The bottom line: the Falcons invested a lot of money in Turner, money that could have been better allocated. There's no denying that Turner was great during the '08 season, but he's been something less than that in the two years since. The NFL is full of running backs who are, on average, as productive as Turner but at a fraction of the cost.

Look no further than the guy on the cover of Madden 12 for proof.

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Comments

Since: Dec 2, 2011
Posted on: January 17, 2012 7:44 am
 

Michael Turner's best days could be behind him



fghdfre
Since: Dec 2, 2011
Posted on: January 1, 2012 3:33 pm
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hgtrerte
Since: Dec 2, 2011
Posted on: December 26, 2011 6:23 pm
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tomlye
Since: Nov 28, 2011
Posted on: November 29, 2011 4:48 pm
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Tomly
Since: Oct 21, 2011
Posted on: October 24, 2011 11:01 am
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Since: Sep 25, 2009
Posted on: June 17, 2011 3:20 pm
 

Michael Turner's best days could be behind him

The teams that can plug in anyone and get mediocre results could generally do even better with an actual talent...they just have trouble landing that talent.  Look at the Patriots as an example, the best RB they had recently was Corey Dillon, and they easily won a championship the year they had him and he was healthy and still could play.  That team was virtually unstoppable since Dillon would get the tough yardage for them and keep the chains moving when things got tough.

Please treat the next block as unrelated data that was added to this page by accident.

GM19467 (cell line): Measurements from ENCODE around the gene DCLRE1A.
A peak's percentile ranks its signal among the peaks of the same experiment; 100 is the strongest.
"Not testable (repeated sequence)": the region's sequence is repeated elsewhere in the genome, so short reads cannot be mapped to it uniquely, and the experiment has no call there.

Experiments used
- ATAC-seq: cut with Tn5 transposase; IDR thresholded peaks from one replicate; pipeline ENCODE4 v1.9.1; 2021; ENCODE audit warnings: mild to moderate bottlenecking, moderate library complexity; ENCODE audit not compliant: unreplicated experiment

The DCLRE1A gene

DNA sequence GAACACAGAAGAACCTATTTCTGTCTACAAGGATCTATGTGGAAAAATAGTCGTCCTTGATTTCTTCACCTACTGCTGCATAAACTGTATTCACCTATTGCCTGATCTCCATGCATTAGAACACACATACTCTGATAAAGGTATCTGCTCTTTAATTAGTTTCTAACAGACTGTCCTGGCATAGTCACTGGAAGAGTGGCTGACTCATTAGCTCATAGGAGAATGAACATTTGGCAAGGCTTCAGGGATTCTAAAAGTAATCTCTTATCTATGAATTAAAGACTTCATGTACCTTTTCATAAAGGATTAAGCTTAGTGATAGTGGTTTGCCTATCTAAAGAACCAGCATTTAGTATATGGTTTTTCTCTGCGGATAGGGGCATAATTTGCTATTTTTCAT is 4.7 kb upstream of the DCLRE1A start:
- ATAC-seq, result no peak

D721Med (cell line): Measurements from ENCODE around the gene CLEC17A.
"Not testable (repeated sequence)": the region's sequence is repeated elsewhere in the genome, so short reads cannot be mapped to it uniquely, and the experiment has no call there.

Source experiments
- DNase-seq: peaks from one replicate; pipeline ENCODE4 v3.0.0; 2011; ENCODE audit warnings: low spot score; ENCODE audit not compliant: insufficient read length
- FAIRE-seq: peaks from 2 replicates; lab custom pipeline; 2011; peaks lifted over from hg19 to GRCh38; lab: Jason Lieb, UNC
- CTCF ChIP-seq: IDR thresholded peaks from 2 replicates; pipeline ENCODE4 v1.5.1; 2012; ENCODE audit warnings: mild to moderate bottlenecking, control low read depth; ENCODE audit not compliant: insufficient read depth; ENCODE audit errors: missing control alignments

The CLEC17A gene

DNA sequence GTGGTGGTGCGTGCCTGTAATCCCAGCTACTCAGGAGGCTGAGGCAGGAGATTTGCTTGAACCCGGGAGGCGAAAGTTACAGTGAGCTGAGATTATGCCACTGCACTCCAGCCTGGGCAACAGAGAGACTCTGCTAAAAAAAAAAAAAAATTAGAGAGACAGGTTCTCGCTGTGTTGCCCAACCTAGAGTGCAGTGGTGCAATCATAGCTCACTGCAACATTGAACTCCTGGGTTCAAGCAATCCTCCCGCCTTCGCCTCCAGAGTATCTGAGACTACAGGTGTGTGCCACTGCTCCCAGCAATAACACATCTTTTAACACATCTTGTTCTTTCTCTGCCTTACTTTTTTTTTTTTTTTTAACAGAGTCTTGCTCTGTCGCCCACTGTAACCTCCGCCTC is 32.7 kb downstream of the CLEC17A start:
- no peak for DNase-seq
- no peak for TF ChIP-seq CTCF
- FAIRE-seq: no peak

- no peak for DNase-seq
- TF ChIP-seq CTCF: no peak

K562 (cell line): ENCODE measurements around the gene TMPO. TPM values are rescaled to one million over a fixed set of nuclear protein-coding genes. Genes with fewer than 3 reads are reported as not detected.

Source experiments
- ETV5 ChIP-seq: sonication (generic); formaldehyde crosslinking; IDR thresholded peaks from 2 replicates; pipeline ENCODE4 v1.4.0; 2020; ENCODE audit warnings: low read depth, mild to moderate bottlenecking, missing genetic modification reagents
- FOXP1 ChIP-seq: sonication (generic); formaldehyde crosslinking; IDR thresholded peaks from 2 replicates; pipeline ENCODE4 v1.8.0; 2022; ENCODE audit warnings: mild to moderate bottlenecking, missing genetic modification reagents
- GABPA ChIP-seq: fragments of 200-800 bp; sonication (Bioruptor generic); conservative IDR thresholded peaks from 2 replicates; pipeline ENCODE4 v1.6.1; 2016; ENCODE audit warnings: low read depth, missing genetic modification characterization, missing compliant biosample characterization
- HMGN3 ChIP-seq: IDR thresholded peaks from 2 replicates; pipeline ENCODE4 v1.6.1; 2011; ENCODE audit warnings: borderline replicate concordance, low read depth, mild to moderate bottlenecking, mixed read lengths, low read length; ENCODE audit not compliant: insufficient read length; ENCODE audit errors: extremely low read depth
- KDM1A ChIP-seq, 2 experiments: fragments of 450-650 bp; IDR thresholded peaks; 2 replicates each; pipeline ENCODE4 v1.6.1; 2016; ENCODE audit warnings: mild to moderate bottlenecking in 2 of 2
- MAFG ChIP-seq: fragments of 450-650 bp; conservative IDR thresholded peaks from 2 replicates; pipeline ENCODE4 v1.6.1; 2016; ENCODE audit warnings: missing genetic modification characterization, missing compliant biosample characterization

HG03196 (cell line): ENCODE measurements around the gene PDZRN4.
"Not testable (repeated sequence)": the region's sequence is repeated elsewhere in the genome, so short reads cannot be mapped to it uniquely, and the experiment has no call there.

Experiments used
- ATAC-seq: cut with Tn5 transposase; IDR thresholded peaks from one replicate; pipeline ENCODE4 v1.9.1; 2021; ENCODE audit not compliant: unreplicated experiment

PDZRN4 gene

Great RBs rarely seem to land on great teams for some reason.  Recently probably only Emmitt on the Cowboys got a big run on a championship caliber team.  LT performed phenomentally for the Chargers but for some reason they never seemed to be able to win when it mattered.



Since: Apr 24, 2007
Posted on: June 10, 2011 10:33 pm
 

Michael Turner's best days could be behind him

He's done.  I have been saying it for two years now.  I wish him the best, but he has no burst and has a hard time getting out of the backfield.  He can't make anyone miss.  Reminds me of Stephen Davis towards the end.  He is the weakest part of their offense.  I would go after the aging vet, Brian Westbrook, this year and draft and all-purpose back for next year.  Westbrook will also give Ryan a dump off and can still make some plays.



Since: Jun 10, 2011
Posted on: June 10, 2011 10:09 am
 

Michael Turner's best days could be behind him

Mike did what he was hired to do, protect Matt by running the ball a ton and making the Falcons instantly respectable.  Year 2 was unfortunate, but he was off to a great start til the high ankle sprain (he'd already topped 100 yards in the first half by that time).

I'm not sure why he's not thrown to more, but I haven't seen him miss too many.  In any cas Quizz should take on that role and let Mike pound it in and grind it out in the 4th.  People treat him like a bust, but he's been exactly what they needed.  Did we overpay a bit?  Maybe, but we got what we wanted and needed, and that's all that really matters.